In the recent and forthcoming weeks, as young people have been and are continuing to be spending more time at home, with their families, and on devices, Childnet.com have pulled together a list of resources that you can use with them to explore online safety in a fun, engaging and educational way.
Or alterantively click on the link below to access 15 minute activites that you can do with your child to support their online safety at home. These actvities have been produced by Thinkuknow (delivered by CEOP) and are specific to year groups.
National Online Safety work with leading experts in education and online safety to create training and resources.
NOS have launched their #WakeUpWednesday campaign across Facebook and Twitter to provide one free online safety guide each week to schools, parents, children, carers and trusted adults across the United Kingdom.
Here are a few very useful and user-friendly guides:
Safer Internet Day
Safer Internet Day is a national initiative aimed at informing children how to stay safe online. We started our day with an assembly for each Key Stage prepared by our Digital Leaders. They encouraged children to make sensible choices when using the internet and explained who they could go to for help if something was worrying them online.
Throughout the day each class completed activities which promoted safe use of the internet. Some classes created their own set of rules for using the internet; some children created a new slogan and mascot for safer internet day; other children thought about how it felt to receive kind comments from friends and how it must feel when people receive unkind comments online - they decided it was better to be kind online.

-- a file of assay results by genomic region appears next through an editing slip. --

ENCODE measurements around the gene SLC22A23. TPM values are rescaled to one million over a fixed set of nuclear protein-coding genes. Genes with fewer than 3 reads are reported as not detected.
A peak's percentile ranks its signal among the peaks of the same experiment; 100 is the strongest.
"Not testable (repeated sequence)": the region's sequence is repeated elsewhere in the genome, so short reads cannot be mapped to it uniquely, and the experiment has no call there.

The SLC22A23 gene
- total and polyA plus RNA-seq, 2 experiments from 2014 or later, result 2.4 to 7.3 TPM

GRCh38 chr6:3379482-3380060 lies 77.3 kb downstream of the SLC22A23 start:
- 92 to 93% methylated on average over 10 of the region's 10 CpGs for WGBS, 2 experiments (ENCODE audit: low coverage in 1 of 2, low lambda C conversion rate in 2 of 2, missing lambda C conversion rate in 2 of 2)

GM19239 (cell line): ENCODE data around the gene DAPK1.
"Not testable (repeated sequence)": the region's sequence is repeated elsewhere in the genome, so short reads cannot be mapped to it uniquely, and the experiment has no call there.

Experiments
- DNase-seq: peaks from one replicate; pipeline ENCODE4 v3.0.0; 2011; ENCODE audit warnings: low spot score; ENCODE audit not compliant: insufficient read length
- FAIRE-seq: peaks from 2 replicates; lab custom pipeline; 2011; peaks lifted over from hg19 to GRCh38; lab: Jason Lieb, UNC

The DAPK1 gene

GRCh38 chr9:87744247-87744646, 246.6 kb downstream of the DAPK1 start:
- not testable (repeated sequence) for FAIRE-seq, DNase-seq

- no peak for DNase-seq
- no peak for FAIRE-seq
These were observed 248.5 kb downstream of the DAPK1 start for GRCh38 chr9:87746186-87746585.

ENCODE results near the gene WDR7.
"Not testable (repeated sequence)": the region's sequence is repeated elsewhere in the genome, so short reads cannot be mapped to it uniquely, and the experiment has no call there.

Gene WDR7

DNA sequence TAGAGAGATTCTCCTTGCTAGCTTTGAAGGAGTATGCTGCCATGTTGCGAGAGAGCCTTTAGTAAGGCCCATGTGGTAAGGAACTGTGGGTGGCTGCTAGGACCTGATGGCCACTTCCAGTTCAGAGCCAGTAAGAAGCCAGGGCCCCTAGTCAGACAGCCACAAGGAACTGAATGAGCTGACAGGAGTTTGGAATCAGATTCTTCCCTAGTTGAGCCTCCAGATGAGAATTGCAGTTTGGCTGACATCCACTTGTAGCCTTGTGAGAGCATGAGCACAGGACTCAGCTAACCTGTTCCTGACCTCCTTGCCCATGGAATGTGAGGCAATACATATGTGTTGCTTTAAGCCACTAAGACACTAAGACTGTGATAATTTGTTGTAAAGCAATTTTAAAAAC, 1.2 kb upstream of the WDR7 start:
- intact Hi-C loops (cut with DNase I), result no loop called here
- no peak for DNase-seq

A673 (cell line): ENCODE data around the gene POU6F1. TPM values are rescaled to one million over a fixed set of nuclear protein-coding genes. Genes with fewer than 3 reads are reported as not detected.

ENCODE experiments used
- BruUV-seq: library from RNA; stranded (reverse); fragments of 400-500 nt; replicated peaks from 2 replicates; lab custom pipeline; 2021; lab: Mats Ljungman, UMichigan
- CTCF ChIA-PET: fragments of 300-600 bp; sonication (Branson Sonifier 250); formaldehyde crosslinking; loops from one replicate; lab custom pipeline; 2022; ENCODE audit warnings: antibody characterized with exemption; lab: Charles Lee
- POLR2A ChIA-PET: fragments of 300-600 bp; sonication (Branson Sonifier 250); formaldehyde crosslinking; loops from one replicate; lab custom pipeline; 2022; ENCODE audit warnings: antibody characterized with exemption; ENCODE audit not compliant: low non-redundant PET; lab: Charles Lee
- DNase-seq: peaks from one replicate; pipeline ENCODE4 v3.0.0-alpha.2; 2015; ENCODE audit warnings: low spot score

The children thoroughly enjoyed their day and it made them more aware of how to stay safe online.
Some classes were involved in special workshops during the week aimed at promoting safe use of the internet in a child-friendly way.
On Monday, the year 5 children had an Internet Safety workshop which taught them about how to be safe online through the use of drama and role play. The children made up their own drama sketches to demonstrate different e-safety issues and also prepared a rap. At the end of the day the year 5 children shared their sketches with the whole school.
On Friday, the year 1 and 2 children also had a workshop which taught them about the importance of internet safety and thinking about who they are talking to / connecting with online. They learnt through role play, familiar traditiaonl tales and fairy stories. The Three Little Pigs learnt not to tell the Big Bad Wolf their personal information; Cinderella learnt to tell someone when the Ugly Sisters were mean to her and Little Red Riding Hood learnt that people aren't always who they say they are on the computer.
Please look at some of the photographs from the week below.
Setting Parental Controls
Most of the main internet providers now allow you to set filters on your internet access. This can be a useful tool to help limit what your children can access on their computers and devices. You can follow the following link to watch videos from Sky, BT, Virgin Media and Talk Talk for advice on how to control your settings.
Top Tips and Useful Information for Parents
Please find below a list of helpful information and links which provide safety advice and checklists to support online safety and raise awareness for children and family members.
CEOP helps any child or young person under the age of 18 who is being pressured, forced or tricked into taking part in sexual activity of any kind. This can be something that has taken place either online or in ‘the real world’, or both. The CEOP Safety Centre has clear information and advice on what can be reported to CEOP, the reporting process and what will happen if you do decide to make a report. You can visit the CEOP Safety Centre and make a report directly to CEOP by clicking the Click CEOP button.